How much taxes do retirees actually pay?

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Published on 23/09/2020

A study has found out how much average taxes people pay even after their retirement. But before you panic, it is important to plan

While it does sound a bit unfair that you will paying taxes for all your life when you work, as well as for the rest of your life after retirement, a detailed look should explain to you how you may have it better than you think. The exact amount you end up paying in taxes depends mainly on:

  • The income group you belong to
  • Sources of your income 
  • Type of account you have. 

Your Income Group as a Determinant of How Much Taxes You Pay

In 2018, Chen & Munnell surveyed 3,419 individuals from 1,907 households to gain a rough insight as to how much taxes they pay annually [1]. Using a mix of self-reported data and data from the IRS’s Survey of Consumer Finances, they found out the assets and social security benefits claiming ages and proportion of assets in Roth accounts, respectively. Next, they used NBER’s data to calculate the tax burden each household suffers from annually. 

Chen & Munnell divided all households into five income groups based on their earnings in ascending order, i.e. poorest to richest in 5 sub-categories. Further, they divided the highest quintile (20 percent) into the top 5% group and leading 1% group). 

Table 1: Income groups and what percentage of their income they pay as taxes

Source: Chen & Munnell’s estimates

On average, an American household pays 5.7% of its annual retirement income into federal taxes. Of this, the lowest contribution is made by the lowest quintile, which pays 0.00% taxes, while the highest 1% holds the brunt of 21% of its income as taxes. The research also found that taxes for all households except the top 1% goes up if they annuitize 401(k) and half of its financial wealth. 

Furthermore, the usual new 2020 tax slabs apply. These are given in table 2 below.

Table 2: The new 2020 Tax Brackets

What tax bracket am I in? It depends on income and filing status - Business  Insider

Source: Business Insider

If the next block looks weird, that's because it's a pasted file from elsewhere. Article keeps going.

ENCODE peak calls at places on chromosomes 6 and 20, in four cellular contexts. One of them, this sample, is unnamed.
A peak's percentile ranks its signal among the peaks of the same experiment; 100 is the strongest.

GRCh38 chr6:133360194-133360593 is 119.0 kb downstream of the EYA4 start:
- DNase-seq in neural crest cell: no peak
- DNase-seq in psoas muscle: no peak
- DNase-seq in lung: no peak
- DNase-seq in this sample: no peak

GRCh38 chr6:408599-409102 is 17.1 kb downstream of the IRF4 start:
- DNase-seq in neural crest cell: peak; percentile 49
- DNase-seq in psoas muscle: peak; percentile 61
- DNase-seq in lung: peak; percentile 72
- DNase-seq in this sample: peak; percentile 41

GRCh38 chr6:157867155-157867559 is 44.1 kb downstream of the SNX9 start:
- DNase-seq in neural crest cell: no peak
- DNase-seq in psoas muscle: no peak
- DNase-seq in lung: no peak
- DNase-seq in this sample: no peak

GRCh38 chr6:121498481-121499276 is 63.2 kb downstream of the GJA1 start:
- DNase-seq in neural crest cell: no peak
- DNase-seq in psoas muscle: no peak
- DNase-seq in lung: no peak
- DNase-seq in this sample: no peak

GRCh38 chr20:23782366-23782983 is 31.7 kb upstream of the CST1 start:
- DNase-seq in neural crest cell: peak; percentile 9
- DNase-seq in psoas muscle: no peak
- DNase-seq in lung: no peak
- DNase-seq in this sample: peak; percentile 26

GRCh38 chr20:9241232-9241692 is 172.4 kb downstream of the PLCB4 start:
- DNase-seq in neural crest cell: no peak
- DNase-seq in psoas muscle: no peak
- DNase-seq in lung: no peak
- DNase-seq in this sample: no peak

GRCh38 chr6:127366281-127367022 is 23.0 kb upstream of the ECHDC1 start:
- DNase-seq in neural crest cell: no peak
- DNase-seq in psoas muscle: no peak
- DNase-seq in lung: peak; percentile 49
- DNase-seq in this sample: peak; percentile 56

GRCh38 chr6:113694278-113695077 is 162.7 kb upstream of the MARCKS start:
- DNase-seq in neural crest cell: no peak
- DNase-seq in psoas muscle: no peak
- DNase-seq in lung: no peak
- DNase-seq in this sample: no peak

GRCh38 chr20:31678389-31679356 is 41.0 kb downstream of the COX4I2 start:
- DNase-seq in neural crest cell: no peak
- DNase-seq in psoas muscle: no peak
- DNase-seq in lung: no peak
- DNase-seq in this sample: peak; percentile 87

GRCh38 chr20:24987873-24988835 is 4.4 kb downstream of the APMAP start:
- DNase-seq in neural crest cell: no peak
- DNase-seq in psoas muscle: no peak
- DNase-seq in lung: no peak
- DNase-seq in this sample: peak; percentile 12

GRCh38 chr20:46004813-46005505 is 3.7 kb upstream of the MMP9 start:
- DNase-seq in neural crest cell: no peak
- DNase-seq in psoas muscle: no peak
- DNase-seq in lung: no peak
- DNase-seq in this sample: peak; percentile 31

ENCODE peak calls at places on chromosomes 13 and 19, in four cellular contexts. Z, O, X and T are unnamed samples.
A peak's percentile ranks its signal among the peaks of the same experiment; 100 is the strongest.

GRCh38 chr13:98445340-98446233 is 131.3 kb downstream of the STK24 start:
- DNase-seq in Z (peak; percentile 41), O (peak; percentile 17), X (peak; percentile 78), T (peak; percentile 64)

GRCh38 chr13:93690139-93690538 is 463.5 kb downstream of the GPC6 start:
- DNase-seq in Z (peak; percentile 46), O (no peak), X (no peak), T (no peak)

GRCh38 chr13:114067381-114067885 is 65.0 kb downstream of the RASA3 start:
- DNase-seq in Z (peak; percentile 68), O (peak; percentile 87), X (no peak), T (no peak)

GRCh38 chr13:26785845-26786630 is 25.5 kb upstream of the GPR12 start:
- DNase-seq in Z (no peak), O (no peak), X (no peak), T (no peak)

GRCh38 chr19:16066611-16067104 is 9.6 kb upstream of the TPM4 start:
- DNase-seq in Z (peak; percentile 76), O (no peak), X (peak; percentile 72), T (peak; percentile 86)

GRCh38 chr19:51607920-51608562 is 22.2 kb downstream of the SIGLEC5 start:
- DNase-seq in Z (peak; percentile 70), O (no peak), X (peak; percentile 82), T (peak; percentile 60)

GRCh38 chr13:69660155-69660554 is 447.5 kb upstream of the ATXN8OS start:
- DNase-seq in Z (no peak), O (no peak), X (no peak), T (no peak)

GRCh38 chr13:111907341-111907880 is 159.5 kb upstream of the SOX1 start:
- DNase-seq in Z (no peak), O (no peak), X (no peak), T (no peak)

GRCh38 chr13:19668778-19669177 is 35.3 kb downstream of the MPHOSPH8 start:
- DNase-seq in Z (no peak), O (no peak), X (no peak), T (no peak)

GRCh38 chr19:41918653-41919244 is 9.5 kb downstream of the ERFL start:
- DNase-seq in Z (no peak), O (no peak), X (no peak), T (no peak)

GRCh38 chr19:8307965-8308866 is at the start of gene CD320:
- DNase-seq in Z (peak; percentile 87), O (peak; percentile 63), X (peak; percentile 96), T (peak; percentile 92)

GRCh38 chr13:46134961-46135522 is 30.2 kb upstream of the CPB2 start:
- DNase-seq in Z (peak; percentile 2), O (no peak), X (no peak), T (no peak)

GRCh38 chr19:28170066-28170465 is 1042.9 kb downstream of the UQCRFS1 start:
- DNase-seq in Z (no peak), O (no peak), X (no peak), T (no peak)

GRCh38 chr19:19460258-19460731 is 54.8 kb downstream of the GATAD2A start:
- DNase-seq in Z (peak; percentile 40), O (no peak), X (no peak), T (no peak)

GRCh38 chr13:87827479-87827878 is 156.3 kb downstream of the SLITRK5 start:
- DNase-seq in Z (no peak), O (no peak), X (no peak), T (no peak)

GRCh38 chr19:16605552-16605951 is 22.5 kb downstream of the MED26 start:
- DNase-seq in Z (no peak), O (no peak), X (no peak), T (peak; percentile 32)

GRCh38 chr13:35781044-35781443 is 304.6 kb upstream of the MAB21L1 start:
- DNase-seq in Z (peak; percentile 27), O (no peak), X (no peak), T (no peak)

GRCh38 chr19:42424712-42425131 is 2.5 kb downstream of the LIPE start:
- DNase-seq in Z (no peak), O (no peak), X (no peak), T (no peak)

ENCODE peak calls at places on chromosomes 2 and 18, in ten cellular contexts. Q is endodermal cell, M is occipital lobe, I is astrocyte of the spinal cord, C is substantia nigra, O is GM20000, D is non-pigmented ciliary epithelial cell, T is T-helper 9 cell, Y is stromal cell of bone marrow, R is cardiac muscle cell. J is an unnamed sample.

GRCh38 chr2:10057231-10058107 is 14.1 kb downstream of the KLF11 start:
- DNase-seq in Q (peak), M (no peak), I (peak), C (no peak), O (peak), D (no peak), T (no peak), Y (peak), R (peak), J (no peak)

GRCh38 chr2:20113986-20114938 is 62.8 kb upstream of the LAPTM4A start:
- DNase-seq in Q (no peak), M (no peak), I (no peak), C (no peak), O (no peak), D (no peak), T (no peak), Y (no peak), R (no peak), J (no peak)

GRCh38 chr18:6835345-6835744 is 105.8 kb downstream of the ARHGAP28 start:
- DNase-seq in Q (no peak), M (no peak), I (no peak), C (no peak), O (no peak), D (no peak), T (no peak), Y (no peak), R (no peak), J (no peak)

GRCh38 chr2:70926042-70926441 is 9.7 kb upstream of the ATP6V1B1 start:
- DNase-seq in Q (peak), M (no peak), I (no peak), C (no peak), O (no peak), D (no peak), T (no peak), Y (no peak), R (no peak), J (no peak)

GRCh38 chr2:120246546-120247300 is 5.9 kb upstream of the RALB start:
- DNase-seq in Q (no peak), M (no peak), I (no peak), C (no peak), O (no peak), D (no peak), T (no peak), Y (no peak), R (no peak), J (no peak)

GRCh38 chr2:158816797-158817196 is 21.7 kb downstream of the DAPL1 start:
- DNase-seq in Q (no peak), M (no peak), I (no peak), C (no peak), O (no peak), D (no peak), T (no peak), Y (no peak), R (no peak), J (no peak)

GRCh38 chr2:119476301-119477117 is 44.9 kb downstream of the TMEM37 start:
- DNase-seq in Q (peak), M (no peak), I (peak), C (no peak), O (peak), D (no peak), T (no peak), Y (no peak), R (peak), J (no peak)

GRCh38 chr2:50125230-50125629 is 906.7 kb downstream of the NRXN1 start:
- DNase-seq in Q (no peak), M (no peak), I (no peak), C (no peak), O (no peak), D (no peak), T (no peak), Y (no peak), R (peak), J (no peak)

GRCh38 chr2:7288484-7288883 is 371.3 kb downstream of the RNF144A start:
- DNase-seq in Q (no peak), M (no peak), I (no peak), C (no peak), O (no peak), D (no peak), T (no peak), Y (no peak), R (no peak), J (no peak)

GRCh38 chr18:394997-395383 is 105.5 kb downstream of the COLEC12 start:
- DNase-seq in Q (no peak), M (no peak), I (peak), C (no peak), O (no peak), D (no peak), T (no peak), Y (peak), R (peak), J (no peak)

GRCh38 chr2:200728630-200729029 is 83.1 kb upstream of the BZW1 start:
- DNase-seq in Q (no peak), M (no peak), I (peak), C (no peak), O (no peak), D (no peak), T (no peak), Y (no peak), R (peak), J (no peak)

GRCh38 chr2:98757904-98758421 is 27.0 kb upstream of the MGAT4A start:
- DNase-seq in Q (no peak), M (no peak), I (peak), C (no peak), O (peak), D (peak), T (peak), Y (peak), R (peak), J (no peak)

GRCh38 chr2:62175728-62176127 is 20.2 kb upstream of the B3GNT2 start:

Sources of Your Income as a Determinant of How Much Taxes You Pay

“Don’t keep your eggs in one basket” – goes the popular proverb. Accordingly, you may have kept your sources of income varied, ranging from dividends to IRAs and 401(k)s and Roth IRAs. However, we tend to easily forget that these incomes are also taxable at a rate differing on the type of investment. 

Table 3: Sources of Income and Tax Rate Applicable Accordingly


Types of Sources of Income after Retirement

Tax Rate Applicable*
Withdrawals from 401(k) & IRAsYour usual Income Tax Rate
Roth IRAsTax-free for Senior Citizens

Social Security
Depending on your income, it can range from 0 to 85%
PensionsTaxable at usual Income Tax Rate
Qualified DividendsLong Term Capital Gains Rate
Non-qualified DividendsUsual Income Tax Rates
Municipal BondFederal Tax-free

Source: Author’s own compilation using Kiplinger’s data[2]. *Please verify before investing at your own risk

Therefore, the chances are that you will still be paying taxes on several sources of your income. However, if your income group lies below the slabs mentioned in Table 2, you might be exempted from paying taxes at all or even having to file for returns.

Type of Account as a Determinant of How Much Taxes You pay

While there exist a plethora of the kinds of accounts, let’s assume you have the option to choose between the traditional retirement savings account like 401(k)s, IRAs, and the Roth account. 

With traditional retirement accounts, neither you nor your employee pays taxes on the sum of money set aside for your retirement. Hence, when you withdraw it at the time of your retirement, you will have to pay taxes. However, if you believe that you will fall into lower-income groups after retirement, this might be a risky but efficient technique of saving on taxes! 

On the other hand, let’s consider Roth Accounts. It will tax you for your entire income amount up until the age you retire at, although after retirement, you will not be taxed for withdrawals! 

Nobody can give a fixed answer to what you should choose, because this depends a lot on what your needs and expectations are. 

Conclusion

We have now well understood that retirement isn’t tax-free, but it doesn’t have to be frustrating. As long as you prepare for the future years well in advance, you’ll be set for the life to come. Get in touch with the tax advisor at MyTaxFiler to get the best support and planning to safeguard your financial future. 

[1] How Much Taxes Will Retirees Owe on Their Retirement Income? Anqi Chen and Alicia H. Munnell, 2020

[2] How 10 Types of Retirement Income Get Taxed, Sandra Block and Joy Taylor, Kiplinger, 2020

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